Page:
Sunday, August 1, 2010

I Am Officially A Triathlete! Naval Station Sprint Triathlon Race Report!

Hi, my name is Nick Wisdom, and I AM A TRIATHLETE!   Wooohoooo!   FINALLY!  I think if I waited any longer to get my first tri out of the way people were going to start calling me a poser!  I just might have been the most overtrained and overprepared first time sprint triathlete in the history of triathlons.  So it was about time I got this one done and behind me so I can continue to move forward to the FIRM half.

So here's how it went....

I woke up this morning at 320AM.  About ten minutes before my alarm went off.  Is it me or no matter what time you set your alarm clock for you wake up ten minutes before it goes off?  So I went ahead and got up and started to get ready.  I showered, dressed, and then went through my packing list one more time to make sure I still had everything and then stuffed it all in the car.  I drove over to fellow club member Kevan's house to meet up and then we carpooled our way into Newport.

Once we arrived Kevan very graciously let me do my thing.  The thing about people that have never seriously raced anything is that they don't quite understand what a neurotic bunch of weirdos athletes are in the moments before a race.  We all have our preferences for what we do, the company we want around us, and how we go about our routine.  Personally I like to arrive at a race so early they haven't even finished setting up registration, or its only just opened.  That way I have loads of time to get through check in, I'm not waiting in line for anything, and I can go through my prerace routine and warmup without feeling rushed in the slightest.  So Kevan let me take off and do my thing.  Once I'd checked in, picked up my packet, gotten my timing chip and gone through body marking I was off to the transition area to get setup.
You can see by the empty bike racks in this picture that not too many people share my belief in getting there two hours before the start of the race.  Which mind you meant I was there at 530am for a 730 start.  But on the plus side I chose the prime spot in the rack and then went about going through my raceday checklist and getting everything setup and ready to go.  That checklist is shown below...    the odd note about doing the warmup swim in the lifeguard area is because the pre race info that went out had a note about being disqualified if you went for your warmup swim outside the area where the lifeguards were, or if no lifeguards were present.  So I wanted to make sure I remembered to wait for them to be there first. A lot of the items on this list are pretty obvious... but when I'm in pre race neruotic mode its amazing how stupid I can be.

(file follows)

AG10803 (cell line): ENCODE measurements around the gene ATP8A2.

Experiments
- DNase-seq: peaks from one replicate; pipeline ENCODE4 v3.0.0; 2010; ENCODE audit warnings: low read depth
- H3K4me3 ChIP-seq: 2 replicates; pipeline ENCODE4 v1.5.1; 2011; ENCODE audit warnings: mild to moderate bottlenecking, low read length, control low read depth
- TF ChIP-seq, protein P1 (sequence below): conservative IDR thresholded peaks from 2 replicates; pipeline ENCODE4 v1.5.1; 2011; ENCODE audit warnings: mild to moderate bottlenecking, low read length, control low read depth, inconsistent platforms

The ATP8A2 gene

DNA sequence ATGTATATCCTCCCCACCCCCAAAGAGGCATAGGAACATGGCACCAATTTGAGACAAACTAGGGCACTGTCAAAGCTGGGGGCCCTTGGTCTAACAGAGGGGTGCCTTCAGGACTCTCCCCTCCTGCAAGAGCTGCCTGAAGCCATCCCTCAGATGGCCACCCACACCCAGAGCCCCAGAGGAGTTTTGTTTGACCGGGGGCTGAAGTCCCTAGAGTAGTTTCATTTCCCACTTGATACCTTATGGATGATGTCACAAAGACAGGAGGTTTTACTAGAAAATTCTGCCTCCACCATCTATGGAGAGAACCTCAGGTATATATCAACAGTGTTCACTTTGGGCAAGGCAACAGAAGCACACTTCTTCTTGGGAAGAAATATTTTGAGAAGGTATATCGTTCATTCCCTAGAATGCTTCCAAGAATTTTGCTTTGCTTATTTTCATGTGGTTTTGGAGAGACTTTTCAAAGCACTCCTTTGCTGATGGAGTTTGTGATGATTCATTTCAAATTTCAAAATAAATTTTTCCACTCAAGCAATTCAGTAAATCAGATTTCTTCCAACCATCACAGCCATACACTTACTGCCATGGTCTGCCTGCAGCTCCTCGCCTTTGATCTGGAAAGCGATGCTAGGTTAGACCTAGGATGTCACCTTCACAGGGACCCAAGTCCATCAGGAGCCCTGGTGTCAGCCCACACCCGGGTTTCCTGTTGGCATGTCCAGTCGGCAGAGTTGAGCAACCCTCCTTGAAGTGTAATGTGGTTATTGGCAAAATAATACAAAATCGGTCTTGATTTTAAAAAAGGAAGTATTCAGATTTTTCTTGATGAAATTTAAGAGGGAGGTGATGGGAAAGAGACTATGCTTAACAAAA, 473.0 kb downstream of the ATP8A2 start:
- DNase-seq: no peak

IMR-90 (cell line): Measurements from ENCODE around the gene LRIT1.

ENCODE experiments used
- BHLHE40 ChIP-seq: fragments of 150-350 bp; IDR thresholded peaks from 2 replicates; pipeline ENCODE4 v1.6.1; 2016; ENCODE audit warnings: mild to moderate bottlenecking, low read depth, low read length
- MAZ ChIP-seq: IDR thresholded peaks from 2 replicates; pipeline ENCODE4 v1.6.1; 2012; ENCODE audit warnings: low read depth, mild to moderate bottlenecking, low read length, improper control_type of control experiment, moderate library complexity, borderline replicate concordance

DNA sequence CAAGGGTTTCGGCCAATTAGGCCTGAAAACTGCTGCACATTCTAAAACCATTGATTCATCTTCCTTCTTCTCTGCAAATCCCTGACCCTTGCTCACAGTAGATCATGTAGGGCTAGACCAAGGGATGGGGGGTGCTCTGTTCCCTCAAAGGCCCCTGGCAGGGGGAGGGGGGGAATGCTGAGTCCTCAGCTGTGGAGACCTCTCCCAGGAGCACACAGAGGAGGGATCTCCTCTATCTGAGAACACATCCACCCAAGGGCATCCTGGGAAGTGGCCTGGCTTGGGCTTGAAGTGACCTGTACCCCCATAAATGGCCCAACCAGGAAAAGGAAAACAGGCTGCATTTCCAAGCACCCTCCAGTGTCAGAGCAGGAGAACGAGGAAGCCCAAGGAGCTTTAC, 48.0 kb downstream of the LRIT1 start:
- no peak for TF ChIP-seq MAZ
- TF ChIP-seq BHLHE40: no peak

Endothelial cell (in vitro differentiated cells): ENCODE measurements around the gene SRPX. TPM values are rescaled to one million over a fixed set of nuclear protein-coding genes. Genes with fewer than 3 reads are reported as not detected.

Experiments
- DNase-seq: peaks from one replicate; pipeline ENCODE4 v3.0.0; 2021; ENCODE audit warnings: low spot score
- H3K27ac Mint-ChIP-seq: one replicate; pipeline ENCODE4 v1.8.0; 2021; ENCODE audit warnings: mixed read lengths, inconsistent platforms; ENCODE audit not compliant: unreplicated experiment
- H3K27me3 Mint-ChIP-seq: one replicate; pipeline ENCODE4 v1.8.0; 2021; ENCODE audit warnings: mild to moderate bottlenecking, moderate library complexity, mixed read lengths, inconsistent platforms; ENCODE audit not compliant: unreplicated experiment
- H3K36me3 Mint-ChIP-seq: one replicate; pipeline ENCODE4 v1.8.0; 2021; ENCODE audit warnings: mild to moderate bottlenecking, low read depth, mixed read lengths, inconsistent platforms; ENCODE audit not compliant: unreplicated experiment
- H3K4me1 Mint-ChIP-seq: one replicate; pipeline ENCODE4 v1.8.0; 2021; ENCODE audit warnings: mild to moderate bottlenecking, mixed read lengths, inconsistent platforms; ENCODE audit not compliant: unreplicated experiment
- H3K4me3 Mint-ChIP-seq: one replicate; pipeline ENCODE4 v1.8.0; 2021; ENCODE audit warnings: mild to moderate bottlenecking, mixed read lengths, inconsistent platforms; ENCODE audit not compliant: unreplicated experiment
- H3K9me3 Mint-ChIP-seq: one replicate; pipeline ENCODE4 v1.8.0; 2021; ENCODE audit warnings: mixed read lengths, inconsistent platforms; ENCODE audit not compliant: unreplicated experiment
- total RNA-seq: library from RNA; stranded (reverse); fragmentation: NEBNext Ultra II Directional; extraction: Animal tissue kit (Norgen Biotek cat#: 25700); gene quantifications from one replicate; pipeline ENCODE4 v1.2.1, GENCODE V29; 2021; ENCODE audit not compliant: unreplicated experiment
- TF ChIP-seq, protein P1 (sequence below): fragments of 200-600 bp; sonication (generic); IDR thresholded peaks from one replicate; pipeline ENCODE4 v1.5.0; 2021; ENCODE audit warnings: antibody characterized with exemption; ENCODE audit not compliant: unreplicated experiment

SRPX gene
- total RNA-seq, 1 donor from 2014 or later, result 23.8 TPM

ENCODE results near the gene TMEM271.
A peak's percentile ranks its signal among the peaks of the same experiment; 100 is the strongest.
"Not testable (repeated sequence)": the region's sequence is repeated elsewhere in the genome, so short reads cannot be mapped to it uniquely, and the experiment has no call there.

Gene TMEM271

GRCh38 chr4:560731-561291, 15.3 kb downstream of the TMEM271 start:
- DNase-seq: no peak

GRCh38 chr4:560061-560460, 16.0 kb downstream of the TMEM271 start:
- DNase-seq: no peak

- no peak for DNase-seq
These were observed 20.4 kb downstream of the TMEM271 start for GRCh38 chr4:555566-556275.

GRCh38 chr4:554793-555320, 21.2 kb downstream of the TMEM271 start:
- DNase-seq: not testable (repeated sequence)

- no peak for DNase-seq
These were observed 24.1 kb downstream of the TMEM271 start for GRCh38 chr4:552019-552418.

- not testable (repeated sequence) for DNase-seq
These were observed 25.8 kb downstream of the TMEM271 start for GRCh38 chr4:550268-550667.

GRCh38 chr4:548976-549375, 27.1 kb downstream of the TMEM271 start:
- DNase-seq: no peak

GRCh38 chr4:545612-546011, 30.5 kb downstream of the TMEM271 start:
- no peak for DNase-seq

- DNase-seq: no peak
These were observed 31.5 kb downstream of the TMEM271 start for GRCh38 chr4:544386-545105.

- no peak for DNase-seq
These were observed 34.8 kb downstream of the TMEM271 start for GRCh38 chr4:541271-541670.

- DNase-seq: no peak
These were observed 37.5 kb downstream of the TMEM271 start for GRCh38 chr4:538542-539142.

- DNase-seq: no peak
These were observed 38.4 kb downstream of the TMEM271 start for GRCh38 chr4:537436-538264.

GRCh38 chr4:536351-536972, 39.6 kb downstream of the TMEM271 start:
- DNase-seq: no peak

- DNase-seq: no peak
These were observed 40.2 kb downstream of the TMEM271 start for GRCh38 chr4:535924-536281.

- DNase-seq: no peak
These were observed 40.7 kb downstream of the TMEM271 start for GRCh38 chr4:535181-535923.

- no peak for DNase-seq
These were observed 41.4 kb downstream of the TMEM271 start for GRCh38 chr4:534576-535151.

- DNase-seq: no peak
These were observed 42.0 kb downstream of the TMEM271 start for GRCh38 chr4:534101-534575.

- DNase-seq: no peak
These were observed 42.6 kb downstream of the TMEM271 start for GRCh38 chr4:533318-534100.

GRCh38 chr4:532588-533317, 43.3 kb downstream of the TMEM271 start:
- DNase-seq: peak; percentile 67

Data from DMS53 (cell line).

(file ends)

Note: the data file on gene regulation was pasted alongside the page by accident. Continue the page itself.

So once I was settled in transtion I chatted a bit with fellow Tri-New England club members Luis, Jon, Kevan, and Leslie.  Not long after that I spent a little time figuring out where all the entrances and exits in and out of transition between events were and making sure I would be familiar with how to find my rack from all directions.  I went for a brief warmup run, put my running shoes back on my transition towel and then got my swim gear together to head down for a warmup swim.

The warmup swim was interesting.  The tide was way out and the water was really really shallow.  In fact after chatting with the lifeguards a little turns out the deepest part of the 1/3 mile swim course was only 8 feet!  I went into the water from the exit portion of the swim course and I had to walk into the water a long way before it was deep enough to start swimming.  hmmm....   this was going to be interesting.  I went for a short swim out to the first buoy and then back to shore to warmup.  The water was perfect.  70 degrees.  Nice and cool but not cold at all.  The entire course was so shallow you could see the bottom in great detail for a lot of the course.  Which was just plain weird.  It felt more like snorkelling than racing at times.  When I headed back towards the exit I tried swimming for as long as I possibly could before I stood up.  I swam until my elbows were scraping the ground even when I folded my "pull" in front of my chest instead of straight down.  And even then it was still 20 or 30 feet to the shore.  This was going to be annoying in the race as its likely people will start standing up as soon as they think they can stand which means its going to be an obstacle course to keep swimming.  Its a well known fact that its faster to swim than walk in water.  And yet it doesn't stop people from walking.  But more on that in a second.